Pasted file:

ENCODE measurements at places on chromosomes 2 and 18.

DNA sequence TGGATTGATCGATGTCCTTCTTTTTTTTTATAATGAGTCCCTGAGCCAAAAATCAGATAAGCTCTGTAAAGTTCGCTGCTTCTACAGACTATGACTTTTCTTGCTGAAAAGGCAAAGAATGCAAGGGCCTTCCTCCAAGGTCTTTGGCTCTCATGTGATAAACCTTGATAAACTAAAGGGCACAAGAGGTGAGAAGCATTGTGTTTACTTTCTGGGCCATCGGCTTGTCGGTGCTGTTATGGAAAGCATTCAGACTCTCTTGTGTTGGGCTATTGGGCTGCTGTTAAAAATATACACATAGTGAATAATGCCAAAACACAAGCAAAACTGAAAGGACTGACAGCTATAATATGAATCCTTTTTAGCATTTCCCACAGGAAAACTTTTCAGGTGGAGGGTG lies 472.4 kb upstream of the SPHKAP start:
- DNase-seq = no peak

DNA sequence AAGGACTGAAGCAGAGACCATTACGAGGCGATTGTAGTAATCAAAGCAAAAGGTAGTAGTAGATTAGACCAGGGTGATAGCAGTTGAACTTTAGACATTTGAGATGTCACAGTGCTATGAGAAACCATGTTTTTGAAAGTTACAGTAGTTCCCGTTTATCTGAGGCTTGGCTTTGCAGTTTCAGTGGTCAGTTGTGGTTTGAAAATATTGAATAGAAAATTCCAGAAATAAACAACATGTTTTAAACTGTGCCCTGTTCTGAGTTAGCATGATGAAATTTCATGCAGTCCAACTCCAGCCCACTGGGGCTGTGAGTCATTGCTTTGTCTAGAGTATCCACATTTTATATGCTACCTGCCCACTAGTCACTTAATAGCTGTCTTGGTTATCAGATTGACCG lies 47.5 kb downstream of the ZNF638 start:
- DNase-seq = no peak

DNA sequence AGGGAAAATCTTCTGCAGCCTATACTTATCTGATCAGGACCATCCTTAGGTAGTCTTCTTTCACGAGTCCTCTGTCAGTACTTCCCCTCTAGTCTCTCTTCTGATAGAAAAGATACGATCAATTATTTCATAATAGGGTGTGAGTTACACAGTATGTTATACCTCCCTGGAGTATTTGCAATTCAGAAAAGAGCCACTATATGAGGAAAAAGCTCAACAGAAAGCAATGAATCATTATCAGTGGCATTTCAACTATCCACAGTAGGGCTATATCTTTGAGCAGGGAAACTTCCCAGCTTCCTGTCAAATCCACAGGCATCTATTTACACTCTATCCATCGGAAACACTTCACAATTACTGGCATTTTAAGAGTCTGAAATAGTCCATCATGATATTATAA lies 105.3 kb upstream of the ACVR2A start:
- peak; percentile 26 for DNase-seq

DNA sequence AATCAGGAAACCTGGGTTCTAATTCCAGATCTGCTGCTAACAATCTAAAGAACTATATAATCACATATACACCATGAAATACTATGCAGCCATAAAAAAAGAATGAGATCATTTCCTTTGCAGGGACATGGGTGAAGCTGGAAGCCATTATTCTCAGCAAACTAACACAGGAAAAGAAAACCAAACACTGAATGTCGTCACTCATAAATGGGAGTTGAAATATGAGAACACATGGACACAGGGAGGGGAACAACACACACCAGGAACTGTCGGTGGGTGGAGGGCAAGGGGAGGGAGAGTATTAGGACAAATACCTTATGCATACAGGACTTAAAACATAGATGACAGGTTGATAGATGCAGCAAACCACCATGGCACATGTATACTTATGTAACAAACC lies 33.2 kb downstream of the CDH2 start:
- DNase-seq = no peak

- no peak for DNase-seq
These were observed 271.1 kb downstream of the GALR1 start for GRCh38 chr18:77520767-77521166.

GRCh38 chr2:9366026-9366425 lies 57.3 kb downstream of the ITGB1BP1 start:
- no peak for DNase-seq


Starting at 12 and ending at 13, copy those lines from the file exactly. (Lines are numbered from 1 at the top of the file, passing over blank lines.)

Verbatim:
GRCh38 chr2:9366026-9366425 lies 57.3 kb downstream of the ITGB1BP1 start:
- no peak for DNase-seq